OSM Works Its Way Up

OpenStreetMap.org Becomes a Destination

The non-profit OpenStreetMap (OSM) Foundation is offering point-to-point navigation services in addition to raw map data.

OSM is a crowd-sourced, freely available geolocation database created by hundreds of thousands of contributors across the globe. The OSM Foundation competes against Nokia’s Here and TomTom’s Tele Atlas in much the same way the Linux Foundation competes with Apple and Microsoft.

OSM expects to increase the engagement level of its audience by offering street directions on its site. Contributors who begin using OSM’s site for A-to-B directions are more likely to find errors and gaps, and new users are more likely to chip in with local navigation information and points of interest.

OpenStreetMap previously only played a background role, with third-party services like GraphHopper and MapQuest relying on OSM data as a low-cost alternative to other map suppliers. OSM gets a by-line in the fine print, but the organization hasn’t been able to build much of a brand among mainstream users. OpenStreetMap has now reversed the roles by using GraphHopper and MapQuest’s services to power navigation on its own site.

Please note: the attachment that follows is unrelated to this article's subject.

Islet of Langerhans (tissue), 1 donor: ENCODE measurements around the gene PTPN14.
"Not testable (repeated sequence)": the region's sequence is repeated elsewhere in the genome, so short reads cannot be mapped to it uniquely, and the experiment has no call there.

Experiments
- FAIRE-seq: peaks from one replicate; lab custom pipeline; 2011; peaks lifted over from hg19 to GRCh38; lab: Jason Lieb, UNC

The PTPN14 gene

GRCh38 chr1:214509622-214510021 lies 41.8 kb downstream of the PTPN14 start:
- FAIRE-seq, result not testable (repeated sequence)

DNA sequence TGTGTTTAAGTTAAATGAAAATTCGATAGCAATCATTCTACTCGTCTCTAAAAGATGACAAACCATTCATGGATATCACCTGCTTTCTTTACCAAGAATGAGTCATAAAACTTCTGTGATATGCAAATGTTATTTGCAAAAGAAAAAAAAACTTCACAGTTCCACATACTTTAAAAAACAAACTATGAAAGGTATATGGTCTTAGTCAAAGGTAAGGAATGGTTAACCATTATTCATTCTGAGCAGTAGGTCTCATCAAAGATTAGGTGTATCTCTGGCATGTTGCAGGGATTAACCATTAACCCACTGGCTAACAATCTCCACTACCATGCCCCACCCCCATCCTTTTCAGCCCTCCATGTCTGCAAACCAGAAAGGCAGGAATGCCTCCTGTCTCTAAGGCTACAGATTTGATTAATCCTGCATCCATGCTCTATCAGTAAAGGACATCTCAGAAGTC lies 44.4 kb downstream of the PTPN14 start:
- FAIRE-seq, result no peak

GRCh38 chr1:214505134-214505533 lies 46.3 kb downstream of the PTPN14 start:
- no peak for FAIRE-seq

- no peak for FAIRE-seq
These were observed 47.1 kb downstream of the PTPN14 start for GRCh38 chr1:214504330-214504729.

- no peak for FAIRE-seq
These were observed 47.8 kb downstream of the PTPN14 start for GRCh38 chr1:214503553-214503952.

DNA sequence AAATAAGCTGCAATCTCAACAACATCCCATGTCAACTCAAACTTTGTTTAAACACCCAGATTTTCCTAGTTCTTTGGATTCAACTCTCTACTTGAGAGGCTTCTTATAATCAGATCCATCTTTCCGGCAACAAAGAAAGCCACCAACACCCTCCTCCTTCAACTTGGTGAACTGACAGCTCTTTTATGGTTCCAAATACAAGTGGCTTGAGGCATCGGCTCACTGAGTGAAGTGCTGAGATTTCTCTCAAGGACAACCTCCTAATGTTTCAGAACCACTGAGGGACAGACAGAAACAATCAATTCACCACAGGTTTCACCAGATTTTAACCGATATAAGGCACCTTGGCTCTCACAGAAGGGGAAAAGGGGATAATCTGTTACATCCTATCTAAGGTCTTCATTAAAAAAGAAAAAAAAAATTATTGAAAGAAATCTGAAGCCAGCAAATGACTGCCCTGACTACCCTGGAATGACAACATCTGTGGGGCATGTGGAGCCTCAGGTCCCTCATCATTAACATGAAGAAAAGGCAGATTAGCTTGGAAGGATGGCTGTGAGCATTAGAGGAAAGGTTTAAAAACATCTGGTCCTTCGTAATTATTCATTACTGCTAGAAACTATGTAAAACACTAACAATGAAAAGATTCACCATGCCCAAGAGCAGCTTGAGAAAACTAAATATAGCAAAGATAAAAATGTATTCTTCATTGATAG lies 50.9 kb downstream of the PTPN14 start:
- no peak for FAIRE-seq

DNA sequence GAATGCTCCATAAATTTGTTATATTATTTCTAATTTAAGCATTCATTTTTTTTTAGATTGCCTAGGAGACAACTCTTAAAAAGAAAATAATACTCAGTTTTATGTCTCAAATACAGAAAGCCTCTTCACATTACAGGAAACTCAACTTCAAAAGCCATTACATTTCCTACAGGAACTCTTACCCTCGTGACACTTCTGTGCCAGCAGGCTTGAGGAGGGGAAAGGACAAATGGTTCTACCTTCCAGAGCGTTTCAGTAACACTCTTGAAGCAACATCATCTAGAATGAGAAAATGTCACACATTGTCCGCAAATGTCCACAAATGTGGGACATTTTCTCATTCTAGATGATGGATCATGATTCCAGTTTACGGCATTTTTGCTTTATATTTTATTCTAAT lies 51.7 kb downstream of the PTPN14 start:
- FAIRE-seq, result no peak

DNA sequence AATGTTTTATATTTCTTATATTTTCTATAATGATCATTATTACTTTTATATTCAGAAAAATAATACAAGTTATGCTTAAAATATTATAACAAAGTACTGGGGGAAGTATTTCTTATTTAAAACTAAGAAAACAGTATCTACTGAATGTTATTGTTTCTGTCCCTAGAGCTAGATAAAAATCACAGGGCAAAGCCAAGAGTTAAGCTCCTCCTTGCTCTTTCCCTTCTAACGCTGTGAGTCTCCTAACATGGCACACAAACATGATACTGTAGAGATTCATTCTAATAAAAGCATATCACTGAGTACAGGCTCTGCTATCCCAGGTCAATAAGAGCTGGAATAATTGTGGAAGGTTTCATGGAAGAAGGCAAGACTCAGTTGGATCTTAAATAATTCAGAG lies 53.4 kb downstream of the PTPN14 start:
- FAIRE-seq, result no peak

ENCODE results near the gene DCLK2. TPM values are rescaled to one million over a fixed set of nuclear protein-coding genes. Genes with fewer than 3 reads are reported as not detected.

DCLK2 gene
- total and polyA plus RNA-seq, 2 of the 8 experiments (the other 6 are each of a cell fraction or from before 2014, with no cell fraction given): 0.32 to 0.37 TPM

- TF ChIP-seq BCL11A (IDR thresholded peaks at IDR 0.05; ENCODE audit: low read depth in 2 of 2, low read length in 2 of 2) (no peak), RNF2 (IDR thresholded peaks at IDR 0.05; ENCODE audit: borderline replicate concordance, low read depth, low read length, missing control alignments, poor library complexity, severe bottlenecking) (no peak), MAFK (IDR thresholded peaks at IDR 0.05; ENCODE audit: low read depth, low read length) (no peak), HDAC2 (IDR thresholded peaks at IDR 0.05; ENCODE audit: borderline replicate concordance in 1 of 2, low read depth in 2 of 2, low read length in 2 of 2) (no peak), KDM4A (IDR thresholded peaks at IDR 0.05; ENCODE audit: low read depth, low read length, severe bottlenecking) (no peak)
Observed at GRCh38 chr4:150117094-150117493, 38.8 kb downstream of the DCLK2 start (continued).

In reality, the new OSM service is unlikely to seduce many users away from competing online services like Google Maps, though it could attract some people looking for an increased level of privacy. However, OSM’s point-to-point search may prove to be an effective method of uncovering problems with the underlying data, and could enable contributors to find and address weaknesses.

OpenStreetMap has created a high level of community spirit. The organization lacks or lags in many mapping areas — mobile, turn-by-turn voice navigation, live traffic and public transit data, for example — but OSM has become a serious source of location data in what’s otherwise a market duopoly.


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